Dijkstra's algorithm is a method to find the shortest paths between nodes in a graph. It is faster than many other ways to do this, but it needs all of the distances between nodes in the graph to be zero or more.
- Keep doing these steps:
- Find the thing that you have not yet drawn a mark next to that has the smallest number written next to it
- Draw a mark next to this thing
- Do these steps for each other thing connected to this place:
- Add the number written next to this thing and the distance of the connection together
- If the connected thing does not have a number written next to it, write the new number and the name of this thing next to the connected thing
- If the connected thing has a number written next to it and the new number is smaller than the written number:
- Draw a line over what is already written
- Write the new number and the name of this thing instead
- Stop when you have drawn a mark next to every thing in the list
When you have done all of these steps you can use the list to find the shortest way from the first thing to any other thing. First write down the other thing. Then keep doing these steps:
- Find the last thing you wrote down in the list
- Write down the thing written next to it
- Stop when you find the first thing
The connections between the things you have written down are the shortest way from the first thing to the other thing.
In this pseudocode algorithm, the code u ← vertex in Q with min dist[u], searches for the vertex u in the vertex set Q that has the least dist[u] value. length(u, v) returns the length of the edge connecting the two neighbor-nodes u and v. The variable alt on line 18 is the length of the path from the root node to the neighbor node v if it were to go through u. If this path is shorter than the current shortest path recorded for v, that current path is replaced with this alt path. The prev array contains a pointer to the next node on the source graph to get the shortest route to the source.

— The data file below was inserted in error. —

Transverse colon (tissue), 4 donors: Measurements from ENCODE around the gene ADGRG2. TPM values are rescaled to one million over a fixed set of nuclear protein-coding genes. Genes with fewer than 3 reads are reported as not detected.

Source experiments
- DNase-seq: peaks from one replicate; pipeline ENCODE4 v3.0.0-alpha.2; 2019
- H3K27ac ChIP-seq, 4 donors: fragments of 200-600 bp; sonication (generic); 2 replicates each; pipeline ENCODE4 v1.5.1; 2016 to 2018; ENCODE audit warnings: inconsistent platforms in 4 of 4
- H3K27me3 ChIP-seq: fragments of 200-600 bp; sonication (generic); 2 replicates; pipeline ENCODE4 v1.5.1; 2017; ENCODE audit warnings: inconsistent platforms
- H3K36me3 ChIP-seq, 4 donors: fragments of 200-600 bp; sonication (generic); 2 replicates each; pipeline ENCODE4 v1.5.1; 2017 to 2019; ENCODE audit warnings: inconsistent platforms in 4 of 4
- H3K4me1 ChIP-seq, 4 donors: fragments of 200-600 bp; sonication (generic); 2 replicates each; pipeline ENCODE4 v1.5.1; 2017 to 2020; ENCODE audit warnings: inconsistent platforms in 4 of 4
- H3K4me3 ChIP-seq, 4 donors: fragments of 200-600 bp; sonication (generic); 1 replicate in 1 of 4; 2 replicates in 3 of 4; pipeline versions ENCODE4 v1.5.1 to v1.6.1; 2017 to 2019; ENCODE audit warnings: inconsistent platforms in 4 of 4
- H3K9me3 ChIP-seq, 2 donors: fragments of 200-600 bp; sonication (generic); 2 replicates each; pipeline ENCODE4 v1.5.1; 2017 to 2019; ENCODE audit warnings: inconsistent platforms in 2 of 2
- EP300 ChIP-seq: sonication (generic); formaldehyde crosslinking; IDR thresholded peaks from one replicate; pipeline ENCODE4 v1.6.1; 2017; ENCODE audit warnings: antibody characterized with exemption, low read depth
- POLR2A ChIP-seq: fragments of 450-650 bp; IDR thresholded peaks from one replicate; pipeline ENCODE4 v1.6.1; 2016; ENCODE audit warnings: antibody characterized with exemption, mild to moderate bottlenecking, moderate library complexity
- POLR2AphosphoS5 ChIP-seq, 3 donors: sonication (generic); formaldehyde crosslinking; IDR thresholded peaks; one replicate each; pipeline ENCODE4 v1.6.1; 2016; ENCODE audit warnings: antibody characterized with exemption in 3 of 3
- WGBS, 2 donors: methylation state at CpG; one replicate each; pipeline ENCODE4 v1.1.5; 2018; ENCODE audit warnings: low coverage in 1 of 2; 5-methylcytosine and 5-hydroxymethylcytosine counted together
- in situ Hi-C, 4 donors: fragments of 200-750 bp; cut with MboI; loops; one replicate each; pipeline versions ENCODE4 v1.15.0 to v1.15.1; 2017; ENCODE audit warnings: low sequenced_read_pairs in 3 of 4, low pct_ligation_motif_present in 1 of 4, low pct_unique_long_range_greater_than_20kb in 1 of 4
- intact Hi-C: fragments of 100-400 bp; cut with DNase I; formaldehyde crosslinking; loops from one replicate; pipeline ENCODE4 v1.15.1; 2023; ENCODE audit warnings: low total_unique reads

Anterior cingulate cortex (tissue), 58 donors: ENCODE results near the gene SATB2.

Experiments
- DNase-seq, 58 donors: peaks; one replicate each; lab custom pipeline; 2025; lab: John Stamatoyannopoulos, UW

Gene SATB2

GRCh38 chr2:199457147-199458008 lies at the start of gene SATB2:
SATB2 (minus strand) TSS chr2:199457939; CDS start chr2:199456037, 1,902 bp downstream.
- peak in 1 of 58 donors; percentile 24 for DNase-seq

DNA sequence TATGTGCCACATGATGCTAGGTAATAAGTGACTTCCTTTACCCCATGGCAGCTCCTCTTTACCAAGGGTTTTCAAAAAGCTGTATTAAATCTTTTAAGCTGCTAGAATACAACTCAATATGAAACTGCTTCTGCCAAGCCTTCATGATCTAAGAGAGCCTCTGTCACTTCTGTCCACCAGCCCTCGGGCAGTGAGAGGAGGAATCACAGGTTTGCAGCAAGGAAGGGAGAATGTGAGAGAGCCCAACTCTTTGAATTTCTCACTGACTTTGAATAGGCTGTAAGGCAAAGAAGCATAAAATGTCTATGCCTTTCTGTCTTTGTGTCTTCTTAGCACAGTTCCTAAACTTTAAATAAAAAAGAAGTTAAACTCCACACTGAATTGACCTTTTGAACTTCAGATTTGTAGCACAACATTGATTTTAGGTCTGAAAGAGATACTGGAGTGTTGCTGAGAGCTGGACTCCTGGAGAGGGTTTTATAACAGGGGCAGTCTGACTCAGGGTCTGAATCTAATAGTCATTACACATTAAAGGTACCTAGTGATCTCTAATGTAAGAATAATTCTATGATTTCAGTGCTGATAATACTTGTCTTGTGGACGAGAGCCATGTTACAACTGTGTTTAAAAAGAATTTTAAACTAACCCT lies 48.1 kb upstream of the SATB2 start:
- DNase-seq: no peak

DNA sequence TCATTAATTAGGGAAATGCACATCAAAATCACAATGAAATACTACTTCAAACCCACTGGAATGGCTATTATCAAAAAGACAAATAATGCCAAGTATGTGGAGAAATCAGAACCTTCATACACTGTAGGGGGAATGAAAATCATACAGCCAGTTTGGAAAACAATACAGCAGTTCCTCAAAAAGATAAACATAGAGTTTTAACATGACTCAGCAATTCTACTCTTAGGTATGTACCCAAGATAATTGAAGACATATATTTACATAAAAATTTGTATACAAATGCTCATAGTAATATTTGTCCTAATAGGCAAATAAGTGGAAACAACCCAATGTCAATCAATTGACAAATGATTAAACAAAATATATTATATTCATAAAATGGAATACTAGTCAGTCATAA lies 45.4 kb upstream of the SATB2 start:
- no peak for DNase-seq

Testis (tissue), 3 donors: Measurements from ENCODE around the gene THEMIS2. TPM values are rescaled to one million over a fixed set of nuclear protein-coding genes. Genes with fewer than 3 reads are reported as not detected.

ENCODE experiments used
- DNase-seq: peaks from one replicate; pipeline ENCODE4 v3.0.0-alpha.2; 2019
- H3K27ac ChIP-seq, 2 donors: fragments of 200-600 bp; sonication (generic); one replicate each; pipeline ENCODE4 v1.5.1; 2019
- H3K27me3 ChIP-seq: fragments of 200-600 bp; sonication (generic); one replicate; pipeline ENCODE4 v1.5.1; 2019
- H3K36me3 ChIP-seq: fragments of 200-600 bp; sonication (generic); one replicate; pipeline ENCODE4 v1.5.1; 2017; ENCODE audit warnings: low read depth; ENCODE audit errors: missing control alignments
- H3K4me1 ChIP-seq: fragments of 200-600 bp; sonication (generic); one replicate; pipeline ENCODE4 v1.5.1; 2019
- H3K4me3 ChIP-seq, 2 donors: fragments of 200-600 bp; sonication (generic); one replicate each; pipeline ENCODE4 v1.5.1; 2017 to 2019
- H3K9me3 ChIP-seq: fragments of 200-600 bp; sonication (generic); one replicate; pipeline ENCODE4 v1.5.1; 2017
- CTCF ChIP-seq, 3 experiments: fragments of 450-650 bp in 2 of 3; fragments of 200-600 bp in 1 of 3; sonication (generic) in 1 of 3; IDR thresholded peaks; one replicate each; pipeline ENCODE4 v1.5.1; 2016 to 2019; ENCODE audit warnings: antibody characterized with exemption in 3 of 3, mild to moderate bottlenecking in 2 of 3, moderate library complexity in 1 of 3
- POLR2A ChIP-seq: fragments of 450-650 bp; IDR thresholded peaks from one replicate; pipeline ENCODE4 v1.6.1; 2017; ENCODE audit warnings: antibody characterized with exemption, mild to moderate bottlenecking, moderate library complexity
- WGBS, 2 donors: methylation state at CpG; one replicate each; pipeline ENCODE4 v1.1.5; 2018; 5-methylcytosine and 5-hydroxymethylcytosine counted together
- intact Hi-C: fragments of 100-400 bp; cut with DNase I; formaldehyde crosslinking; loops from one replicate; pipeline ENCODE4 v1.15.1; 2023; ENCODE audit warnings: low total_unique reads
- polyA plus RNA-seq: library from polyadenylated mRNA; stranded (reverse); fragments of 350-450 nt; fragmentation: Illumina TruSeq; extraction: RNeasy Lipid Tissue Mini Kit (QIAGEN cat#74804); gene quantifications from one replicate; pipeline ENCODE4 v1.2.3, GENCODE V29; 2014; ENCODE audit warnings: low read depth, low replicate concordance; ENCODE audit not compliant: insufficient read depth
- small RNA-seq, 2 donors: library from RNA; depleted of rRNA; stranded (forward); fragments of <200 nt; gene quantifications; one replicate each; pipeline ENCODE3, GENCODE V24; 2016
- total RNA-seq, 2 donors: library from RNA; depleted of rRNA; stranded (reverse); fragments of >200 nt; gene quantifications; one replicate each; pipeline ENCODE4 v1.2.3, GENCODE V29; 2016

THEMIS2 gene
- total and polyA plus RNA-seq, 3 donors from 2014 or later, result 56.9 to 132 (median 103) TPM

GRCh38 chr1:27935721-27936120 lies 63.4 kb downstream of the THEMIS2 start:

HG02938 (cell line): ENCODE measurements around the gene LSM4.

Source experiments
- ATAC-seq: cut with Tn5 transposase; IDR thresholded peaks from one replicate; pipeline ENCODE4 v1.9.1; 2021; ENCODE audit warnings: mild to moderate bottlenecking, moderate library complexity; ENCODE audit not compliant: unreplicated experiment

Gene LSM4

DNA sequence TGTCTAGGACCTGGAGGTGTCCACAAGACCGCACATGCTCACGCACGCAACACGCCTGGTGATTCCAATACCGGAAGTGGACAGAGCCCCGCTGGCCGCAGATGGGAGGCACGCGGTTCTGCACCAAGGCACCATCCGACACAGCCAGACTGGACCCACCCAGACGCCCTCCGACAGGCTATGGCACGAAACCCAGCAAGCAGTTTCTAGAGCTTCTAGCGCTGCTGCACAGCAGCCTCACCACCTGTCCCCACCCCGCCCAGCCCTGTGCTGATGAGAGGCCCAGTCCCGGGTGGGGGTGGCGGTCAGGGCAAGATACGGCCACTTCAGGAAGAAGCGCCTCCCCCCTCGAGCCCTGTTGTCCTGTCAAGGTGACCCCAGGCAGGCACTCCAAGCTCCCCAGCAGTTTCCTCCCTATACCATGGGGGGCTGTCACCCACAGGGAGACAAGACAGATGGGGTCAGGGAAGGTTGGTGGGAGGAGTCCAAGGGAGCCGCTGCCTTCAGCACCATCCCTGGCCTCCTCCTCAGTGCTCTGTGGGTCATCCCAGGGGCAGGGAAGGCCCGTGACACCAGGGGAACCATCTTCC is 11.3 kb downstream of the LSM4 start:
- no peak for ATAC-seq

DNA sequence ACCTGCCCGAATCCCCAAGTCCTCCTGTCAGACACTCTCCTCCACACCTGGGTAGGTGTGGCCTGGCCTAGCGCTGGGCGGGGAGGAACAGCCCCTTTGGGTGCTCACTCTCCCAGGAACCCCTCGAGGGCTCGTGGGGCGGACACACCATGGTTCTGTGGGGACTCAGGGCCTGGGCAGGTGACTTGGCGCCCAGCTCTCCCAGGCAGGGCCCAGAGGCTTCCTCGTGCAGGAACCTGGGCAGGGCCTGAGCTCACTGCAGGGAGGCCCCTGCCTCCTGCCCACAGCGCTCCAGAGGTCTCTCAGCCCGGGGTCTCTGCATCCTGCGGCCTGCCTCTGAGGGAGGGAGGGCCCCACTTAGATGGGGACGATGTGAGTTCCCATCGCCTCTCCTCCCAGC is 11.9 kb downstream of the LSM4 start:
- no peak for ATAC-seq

1 function Dijkstra(Graph, source): 2 3 create vertex set Q 4 5 for each vertex v in Graph: 6 dist[v] ← INFINITY 7 prev[v] ← UNDEFINED 8 add v to Q 9 dist[source] ← 0 10 11 while Q is not empty: 12 u ← vertex in Q with min dist[u] 13 14 remove u from Q 15 16 for each neighbor v of u: // only v that are still in Q 17 alt ← dist[u] + length(u, v) 18 if alt < dist[v]: 19 dist[v] ← alt 20 prev[v] ← u 21 22 return dist, prev
If we only want the shortest path between vertices source and target, we can stop the search after line 15 if u = target (if the current node u is the target node). Now we can read the shortest path from source to target by going backwards:
1 S ← empty sequence 2 u ← target 3 if prev[u] is defined or u = source: // Do something only if the vertex is reachable 4 while u is defined: // Construct the shortest path with a stack S 5 insert u at the beginning of S // Push the vertex onto the stack 6 u ← prev[u] // Traverse from target to source
Now sequence S is the list of vertices that make up one of the shortest paths from source to target. If a path from source to target does not exist, sequence S will be empty.
- Cormen, Thomas H.; Leiserson, Charles E.; Rivest, Ronald L.; Stein, Clifford (2001). "Section 24.3: Dijkstra's algorithm". Introduction to Algorithms (Second ed.). MIT Press and McGraw–Hill. pp. 595–601. ISBN 0-262-03293-7.